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Narratives of New Netherland, 1609-1664

Jameson, J. Franklin, ed.
Scribner’s Sons 1909 Dewey Dec. 973.2

A volume in the series “Original Narratives of Early American History”.

Contents: On Hudson’s voyage, by Emanuel van Meteren, 1610.–From “The third voyage of Master Henry Hudson,” by Robert Juet, 1610.–From the “New world,” by Johan de Laet, 1625, 1630, 133, 1640.–From the “Historisch verhael,” by Nicolaes van wassenarer, 1624-1630.–Letter of Isaack de Rasieres to Samuel Blommaert, 1628 –Letter of Reverend Jonas Michaëlius, 1628.–Narrative of a journey into the Mohawk and Oneida country, 1634-1635.–A short account of the Mohawk Indians, by Reverend Johannes Megapolensis, jr., 1644.–From the “Korte historiael ende journaels aenteyckeninge,” by David Pietersz. de Vries, 1633-1643 (1655)–Letter and narrative of Father Isaac Jogues, 1643, 1645.–Novum Belgium, by Father Isaac Jogues, 1646.–Journal of New Netherland, 1647.–The representation of New Netherland, 1650.–Letters of the Dutch ministers to the classis of Amsterdam, 1655-1664.–Description of the towne of Mannaeus, 1661.–The journal of Van Ruyven, Van Cortlant and Lawrence, 1663.–Letter of the town council of New Amsterdam, 1664.–Report on the surrender of New Netherland, by Peter Stuyvesant, 1665.

Original Narratives of Early American History (18 Vols)

Jameson, J. Franklin, ed.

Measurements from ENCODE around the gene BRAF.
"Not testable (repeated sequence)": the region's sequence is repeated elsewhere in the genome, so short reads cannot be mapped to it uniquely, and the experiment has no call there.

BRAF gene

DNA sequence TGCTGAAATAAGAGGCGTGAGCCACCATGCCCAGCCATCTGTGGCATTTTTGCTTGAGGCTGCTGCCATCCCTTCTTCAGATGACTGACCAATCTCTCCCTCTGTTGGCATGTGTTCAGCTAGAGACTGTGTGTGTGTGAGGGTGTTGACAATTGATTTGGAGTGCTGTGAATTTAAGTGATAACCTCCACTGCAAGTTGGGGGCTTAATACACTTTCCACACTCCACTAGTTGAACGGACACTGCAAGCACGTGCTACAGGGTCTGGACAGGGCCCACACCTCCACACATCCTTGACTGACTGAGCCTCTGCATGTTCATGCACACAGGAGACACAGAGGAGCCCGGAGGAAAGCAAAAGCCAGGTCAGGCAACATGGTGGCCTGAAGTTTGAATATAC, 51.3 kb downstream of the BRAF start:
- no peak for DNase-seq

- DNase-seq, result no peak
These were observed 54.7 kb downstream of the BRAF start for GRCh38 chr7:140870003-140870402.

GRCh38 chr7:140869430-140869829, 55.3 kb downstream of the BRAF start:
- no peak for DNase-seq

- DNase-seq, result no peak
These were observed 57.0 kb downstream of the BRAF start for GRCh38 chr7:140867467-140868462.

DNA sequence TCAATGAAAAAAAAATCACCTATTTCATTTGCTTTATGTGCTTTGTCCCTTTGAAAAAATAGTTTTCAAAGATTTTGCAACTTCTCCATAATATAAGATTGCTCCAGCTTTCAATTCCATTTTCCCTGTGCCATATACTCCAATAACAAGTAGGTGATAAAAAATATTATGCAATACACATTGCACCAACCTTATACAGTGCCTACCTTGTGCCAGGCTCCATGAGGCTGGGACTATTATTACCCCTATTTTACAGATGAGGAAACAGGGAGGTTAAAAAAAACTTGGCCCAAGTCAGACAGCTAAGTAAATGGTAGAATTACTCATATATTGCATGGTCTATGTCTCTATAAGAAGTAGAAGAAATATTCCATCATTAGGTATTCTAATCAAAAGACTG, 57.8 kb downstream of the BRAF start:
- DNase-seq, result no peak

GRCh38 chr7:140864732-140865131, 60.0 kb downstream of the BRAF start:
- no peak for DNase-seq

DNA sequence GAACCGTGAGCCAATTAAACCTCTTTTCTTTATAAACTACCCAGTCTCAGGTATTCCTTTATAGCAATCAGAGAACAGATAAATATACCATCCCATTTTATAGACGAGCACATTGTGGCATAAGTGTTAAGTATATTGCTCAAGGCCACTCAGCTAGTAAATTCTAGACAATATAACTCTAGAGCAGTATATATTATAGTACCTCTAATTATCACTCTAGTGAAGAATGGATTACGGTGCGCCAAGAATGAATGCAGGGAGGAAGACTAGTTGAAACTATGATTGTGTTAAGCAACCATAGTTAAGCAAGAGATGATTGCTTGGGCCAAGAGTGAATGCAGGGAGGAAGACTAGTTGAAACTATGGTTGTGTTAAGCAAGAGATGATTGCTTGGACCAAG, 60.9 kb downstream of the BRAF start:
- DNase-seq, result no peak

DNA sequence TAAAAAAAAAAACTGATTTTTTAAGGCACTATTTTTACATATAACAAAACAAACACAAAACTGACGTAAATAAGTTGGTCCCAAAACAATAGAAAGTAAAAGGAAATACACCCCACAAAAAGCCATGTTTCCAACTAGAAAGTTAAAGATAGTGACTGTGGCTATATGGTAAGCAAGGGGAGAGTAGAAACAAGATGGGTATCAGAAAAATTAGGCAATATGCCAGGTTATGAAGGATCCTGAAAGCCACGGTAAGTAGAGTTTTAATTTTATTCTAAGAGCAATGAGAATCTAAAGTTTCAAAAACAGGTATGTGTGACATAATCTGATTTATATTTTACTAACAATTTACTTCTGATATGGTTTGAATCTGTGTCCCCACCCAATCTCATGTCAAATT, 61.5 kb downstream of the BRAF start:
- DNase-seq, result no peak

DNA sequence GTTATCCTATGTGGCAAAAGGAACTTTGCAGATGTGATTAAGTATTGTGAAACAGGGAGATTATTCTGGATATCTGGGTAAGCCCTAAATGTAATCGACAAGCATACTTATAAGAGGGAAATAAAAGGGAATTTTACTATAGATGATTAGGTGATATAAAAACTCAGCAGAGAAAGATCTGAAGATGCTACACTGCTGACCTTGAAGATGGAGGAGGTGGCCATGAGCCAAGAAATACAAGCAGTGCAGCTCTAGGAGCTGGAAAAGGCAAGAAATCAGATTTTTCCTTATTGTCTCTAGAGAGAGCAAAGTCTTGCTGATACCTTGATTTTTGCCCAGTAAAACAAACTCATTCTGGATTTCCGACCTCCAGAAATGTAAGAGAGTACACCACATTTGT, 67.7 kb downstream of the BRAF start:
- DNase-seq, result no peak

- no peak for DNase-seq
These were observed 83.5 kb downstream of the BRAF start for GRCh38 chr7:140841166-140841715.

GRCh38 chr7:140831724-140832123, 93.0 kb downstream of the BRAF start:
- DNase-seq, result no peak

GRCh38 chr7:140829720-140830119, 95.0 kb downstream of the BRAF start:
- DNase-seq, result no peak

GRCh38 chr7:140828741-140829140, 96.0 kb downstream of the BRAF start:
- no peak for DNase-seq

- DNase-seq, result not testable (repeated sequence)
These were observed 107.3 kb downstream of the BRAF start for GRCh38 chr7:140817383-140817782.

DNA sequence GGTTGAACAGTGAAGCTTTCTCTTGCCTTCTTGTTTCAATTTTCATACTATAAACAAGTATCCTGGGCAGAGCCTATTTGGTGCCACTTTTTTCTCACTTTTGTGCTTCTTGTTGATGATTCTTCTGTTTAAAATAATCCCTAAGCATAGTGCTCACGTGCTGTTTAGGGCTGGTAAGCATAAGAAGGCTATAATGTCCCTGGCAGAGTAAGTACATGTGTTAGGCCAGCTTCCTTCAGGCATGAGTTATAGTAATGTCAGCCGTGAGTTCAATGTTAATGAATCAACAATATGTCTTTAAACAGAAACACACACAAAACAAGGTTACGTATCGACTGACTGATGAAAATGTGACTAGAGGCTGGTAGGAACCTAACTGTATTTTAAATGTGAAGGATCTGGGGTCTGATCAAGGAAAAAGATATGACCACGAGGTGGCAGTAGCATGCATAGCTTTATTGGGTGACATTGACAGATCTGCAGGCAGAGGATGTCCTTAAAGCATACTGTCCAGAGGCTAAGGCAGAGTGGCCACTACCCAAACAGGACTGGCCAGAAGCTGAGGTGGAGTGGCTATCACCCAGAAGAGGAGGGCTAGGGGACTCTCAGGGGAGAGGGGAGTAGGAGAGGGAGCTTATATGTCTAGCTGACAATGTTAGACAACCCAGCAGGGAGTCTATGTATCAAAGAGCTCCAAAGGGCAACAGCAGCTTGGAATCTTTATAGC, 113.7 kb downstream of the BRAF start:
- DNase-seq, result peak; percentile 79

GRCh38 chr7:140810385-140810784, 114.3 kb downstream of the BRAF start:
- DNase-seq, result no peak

1906-17 Dewey Dec. 973.2

“An extensive, authoritative series of source material for the 17th century. Volumes cover early Spanish exploration, history of various colonies, Indian wars, Spanish exploration in the Southwest, narratives of the Northwest, etc.” – Standard Catalog 1929. [Many of these volumes have individual entries on these American History web pages.]

Privateering and Piracy in the Colonial Period: Illustrative Documents

Jameson, John Franklin, ed.
1923 Dewey Dec. 973.2

“A well edited collection of documents covering the years 1638-1763 and illustrating all aspects of these two employments.” – Standard Catalog 1929

A History of the French War Ending in the Conquest of Canada

with a preliminary account of the early attempts at colonization and struggles for the possession of the continent

Johnson, Rossiter
NY: Dodd, Mead 1882 Dewey Dec. 973.2

Narratives of the Indian Wars, 1675-1699

Lincoln, Charles H.
Scribner’s Sons 1913 Dewey Dec. 973.2

A volume in the series “Original Narratives of Early American History”. These took place in New England.

Contents: A relacion of the Indyan warre, by John Easton, 1675.–The present state of New-England with respect to the Indian war, by N.S., 1675.–A continuation of the state of New-England, by N.S., 1676.–A new and further narrative of the state of New-England, by N.S., 1676.–The war in New-England visibly ended, by R.H., 1677.–Narrative of the captivity of Mrs. Mary Rowlandson, 1682.–Decennium luctuosum, by Cotton Mather, 1699.

A Short History of the English Colonies in America

Lodge, Henry Cabot
NY: Harper 1900 Dewey Dec. 973.2

Contents: Virginia 1606-1765 – Virginia 1765 – Maryland 1632-1765 – Maryland 1765 – North Carolina 1663-1765 – North Carolina 1765 – South Carolina 1663-1765 – South Carolina 1765 – Georgia 1732-1765 – Georgia 1765 – Delaware 1609-1682 – Pennsylvania 1681-1765 – Pennsylvania and Delaware 1765 – New Jersey 1664-1765 – New Jersey 1765 – New York 1609-1765 – New York 1765 – Massachusetts 1620-1765 – Connecticut 1635-1765 – Rhode Island 1636-1765 – New Hampshire 1623-1765 – New England 1765 – Preparing for Revolution: 1765-1776 – War for Independence: 1776-1782 – Peace: 1782